The web is an amazing thing – the largest most dynamic library human kind has ever known. I was listening to a podcast recently and came across to a reference I had never heard before – something about a hedgehog and a fox. After a little research I uncovered the piece below thanks to a website called Internet Marketing Secrets – for more info see Internet Marketing Secrets
The hedgehog and the fox, is an ancient axiom made known by Archilochus a Greek author & poet (645 BC) It simply states, “The fox knows many things, but the hedgehog knows one big thing.”
It became popular through an essay by Isaiah Berlin, where he divided the world into two types of thinkers… hedgehogs and foxes, based upon the ancient parable.
The fox is sneaky, and always trying to scheme up new ways. Their world is complex, always on the move, and they never tend to focus on a single unifying theory. The hedgehog is simple. They organize the world into a single unifying concept. The fox, for all his cunning, is defeated by the hedgehog’s one defense.
According to Isaiah Berlin’s essay, “There exists a great chasm between those, on one side, who relate everything to a single central vision… and, on the other side, those who pursue many ends, often unrelated and even contradictory… The first kind of intellectual and artistic personality belongs to the hedgehogs, the second to the foxes.”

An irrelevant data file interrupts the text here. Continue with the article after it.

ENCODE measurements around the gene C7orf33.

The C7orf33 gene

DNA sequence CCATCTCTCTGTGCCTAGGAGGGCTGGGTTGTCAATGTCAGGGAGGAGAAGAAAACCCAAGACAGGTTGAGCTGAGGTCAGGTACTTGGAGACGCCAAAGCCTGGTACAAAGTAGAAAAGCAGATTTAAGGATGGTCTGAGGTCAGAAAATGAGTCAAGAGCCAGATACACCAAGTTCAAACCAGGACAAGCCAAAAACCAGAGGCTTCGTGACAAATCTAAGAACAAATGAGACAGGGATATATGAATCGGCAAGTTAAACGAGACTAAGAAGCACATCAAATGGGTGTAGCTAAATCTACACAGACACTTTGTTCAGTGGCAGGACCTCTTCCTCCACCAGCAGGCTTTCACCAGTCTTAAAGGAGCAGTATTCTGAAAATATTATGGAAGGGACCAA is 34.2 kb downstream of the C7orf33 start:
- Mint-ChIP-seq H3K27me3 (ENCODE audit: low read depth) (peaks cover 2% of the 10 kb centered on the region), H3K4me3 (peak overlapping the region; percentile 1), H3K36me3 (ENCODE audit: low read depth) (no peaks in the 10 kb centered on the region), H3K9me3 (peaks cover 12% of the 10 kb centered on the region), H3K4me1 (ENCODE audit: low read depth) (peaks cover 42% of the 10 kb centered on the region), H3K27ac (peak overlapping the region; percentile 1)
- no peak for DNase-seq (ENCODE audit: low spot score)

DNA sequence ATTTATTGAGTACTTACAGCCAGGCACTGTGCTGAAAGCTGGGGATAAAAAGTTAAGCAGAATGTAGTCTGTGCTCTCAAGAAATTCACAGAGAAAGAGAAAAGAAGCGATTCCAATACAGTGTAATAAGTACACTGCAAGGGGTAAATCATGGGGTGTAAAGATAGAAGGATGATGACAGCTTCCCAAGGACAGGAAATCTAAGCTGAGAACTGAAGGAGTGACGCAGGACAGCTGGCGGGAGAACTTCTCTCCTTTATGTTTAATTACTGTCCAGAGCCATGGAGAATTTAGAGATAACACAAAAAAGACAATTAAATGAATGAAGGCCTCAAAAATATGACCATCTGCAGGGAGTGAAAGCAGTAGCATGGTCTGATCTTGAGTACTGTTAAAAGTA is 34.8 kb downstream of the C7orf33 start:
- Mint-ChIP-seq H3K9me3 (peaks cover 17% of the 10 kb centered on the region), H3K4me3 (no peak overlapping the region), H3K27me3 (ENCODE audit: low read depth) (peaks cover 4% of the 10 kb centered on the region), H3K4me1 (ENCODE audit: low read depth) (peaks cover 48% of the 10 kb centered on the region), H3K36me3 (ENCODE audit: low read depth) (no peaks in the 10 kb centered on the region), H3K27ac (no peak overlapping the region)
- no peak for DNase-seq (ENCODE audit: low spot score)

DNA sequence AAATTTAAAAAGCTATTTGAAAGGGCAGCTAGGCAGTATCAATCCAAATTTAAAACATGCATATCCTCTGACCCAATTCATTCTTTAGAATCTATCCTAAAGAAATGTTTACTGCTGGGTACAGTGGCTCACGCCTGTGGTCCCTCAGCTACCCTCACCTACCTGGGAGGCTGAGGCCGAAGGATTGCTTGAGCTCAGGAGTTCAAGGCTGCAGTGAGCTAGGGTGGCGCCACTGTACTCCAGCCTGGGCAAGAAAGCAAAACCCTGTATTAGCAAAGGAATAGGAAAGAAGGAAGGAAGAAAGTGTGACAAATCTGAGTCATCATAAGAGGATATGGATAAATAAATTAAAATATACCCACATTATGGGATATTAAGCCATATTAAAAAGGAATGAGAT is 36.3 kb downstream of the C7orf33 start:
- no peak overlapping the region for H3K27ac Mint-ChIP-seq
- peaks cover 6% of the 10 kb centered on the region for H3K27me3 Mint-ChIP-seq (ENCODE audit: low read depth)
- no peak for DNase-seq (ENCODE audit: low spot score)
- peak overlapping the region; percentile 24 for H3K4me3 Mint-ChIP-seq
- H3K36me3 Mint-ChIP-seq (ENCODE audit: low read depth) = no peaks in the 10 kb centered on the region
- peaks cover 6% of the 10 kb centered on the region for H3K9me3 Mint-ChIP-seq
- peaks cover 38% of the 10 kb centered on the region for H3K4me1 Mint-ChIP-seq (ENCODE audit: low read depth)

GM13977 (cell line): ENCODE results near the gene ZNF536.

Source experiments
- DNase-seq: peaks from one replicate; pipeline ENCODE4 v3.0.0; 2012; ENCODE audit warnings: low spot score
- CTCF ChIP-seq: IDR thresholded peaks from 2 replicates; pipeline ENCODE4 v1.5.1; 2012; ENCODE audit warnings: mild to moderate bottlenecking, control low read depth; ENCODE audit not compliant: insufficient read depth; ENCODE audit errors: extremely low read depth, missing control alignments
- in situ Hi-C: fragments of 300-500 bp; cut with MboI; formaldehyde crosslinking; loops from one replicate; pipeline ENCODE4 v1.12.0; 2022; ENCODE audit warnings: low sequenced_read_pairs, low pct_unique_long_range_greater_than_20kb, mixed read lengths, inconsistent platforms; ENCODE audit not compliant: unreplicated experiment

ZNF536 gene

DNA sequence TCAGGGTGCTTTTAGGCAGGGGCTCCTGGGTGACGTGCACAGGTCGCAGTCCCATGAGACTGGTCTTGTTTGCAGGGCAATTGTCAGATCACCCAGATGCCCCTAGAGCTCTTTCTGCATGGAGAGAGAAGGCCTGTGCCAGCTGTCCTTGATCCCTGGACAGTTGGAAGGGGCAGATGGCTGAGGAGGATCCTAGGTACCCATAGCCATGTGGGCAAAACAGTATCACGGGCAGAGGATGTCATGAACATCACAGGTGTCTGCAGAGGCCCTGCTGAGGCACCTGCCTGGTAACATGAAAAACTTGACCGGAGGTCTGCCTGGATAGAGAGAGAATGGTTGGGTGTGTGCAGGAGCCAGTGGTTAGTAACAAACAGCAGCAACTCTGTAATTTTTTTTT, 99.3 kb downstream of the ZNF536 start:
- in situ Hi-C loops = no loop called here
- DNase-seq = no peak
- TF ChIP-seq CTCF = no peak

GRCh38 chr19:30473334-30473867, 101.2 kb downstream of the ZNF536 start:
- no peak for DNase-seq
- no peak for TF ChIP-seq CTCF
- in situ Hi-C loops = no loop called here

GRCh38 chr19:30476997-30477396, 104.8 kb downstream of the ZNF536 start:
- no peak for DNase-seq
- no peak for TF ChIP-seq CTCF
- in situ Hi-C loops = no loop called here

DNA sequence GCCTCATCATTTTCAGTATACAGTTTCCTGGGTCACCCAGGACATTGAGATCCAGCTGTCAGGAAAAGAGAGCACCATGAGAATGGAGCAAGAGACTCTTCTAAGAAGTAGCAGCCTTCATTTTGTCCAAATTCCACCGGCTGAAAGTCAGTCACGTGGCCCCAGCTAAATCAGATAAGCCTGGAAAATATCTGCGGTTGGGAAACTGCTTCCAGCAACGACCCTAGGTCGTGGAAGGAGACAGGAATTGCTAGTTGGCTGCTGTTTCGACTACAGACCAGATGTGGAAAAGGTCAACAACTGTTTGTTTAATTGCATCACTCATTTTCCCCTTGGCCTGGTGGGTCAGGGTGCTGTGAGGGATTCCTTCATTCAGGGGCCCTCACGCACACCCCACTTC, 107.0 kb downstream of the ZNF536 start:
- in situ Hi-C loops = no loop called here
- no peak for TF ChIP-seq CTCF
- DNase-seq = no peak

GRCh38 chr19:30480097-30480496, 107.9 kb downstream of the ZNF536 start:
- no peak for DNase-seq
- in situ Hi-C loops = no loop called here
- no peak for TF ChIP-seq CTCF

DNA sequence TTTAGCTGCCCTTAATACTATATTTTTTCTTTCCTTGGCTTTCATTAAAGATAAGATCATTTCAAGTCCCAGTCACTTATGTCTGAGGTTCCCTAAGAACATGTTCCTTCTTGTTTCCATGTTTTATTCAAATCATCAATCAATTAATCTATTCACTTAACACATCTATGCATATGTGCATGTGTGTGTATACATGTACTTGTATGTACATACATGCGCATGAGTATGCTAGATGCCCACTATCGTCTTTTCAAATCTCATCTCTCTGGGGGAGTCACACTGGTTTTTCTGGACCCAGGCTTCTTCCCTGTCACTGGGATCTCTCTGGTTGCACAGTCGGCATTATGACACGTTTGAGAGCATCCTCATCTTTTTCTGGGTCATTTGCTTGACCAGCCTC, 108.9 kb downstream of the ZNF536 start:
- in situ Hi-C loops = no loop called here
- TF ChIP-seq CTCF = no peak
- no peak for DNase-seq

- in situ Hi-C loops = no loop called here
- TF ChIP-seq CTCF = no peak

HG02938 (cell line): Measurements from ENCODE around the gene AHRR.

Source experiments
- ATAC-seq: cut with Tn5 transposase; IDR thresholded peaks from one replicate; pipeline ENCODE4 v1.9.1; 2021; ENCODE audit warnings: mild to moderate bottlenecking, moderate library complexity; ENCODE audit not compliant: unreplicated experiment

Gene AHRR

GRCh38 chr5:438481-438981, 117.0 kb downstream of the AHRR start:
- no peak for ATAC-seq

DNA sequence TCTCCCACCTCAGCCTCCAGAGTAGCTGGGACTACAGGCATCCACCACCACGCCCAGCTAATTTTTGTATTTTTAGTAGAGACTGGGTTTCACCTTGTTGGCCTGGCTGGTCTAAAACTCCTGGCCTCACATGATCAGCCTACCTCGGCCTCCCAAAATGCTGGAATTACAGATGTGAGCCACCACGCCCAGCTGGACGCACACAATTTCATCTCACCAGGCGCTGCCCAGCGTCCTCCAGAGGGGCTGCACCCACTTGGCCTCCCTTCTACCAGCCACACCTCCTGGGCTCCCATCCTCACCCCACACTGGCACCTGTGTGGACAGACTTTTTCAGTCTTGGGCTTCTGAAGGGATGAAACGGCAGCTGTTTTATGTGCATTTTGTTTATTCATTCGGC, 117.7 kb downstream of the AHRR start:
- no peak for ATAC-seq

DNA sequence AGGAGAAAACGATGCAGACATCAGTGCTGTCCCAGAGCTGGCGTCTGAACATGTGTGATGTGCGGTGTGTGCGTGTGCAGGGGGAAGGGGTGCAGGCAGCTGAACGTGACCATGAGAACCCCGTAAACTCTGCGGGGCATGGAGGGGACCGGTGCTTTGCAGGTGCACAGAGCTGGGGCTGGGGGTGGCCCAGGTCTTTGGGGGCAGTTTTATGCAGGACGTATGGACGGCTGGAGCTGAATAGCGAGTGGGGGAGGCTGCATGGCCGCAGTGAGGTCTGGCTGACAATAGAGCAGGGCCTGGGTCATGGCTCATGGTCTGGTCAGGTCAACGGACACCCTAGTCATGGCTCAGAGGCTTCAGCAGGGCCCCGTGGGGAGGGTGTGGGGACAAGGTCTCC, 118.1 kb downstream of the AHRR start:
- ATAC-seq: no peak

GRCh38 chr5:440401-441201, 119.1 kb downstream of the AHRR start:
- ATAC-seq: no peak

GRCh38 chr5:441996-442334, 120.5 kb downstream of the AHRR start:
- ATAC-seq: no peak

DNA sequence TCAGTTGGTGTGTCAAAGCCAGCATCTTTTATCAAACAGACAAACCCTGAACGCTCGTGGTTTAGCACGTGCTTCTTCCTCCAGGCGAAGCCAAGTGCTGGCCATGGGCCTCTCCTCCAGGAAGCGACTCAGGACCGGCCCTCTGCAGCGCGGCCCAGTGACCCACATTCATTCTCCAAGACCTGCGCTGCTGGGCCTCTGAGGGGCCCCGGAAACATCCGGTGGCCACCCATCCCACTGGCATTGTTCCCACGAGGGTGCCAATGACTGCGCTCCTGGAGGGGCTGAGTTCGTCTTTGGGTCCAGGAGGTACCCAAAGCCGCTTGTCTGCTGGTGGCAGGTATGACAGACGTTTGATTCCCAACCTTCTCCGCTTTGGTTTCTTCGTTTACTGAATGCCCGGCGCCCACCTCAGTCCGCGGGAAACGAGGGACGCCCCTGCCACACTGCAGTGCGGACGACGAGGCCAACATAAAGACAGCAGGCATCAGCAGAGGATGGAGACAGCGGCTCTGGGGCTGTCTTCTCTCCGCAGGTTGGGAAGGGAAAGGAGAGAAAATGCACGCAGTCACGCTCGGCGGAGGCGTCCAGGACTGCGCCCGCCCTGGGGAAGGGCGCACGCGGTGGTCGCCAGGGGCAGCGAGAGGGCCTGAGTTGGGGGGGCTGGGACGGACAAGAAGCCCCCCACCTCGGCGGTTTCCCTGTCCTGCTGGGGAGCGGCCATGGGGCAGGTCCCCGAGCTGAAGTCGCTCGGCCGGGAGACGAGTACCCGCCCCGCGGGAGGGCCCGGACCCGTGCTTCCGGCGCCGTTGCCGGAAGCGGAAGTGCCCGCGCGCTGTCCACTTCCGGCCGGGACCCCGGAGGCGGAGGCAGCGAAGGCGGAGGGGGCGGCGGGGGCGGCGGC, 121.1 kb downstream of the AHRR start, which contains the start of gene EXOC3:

In short, hedgehogs set goals, and they have systems by which they accomplish things. Foxes, tend to go off in all directions, without a methodology, goals, or systems to success.
When applied to a business, it means “Know Your Self” and your core competencies. Have a well defined culture. A vision. Know who you are. What you are about. And what you are trying to achieve.
The concept was widely popularized by Jim Collins’ #1 best seller, “Good to Great.” Why some companies make the leap… and others don’t.
According to Jim, “Those who built the good-to-great companies were, to one degree or another, hedgehogs. They used their hedgehog nature, to drive toward what we came to call, a Hedgehog Concept, for their companies. Those who led the comparison companies, tended to be foxes, never gaining the clarifying advantage, of a Hedgehog Concept, being instead, scattered, diffused, and inconsistent.”
As a professional accountant are you a hedgehog or a fox?
See you next post.
All my best,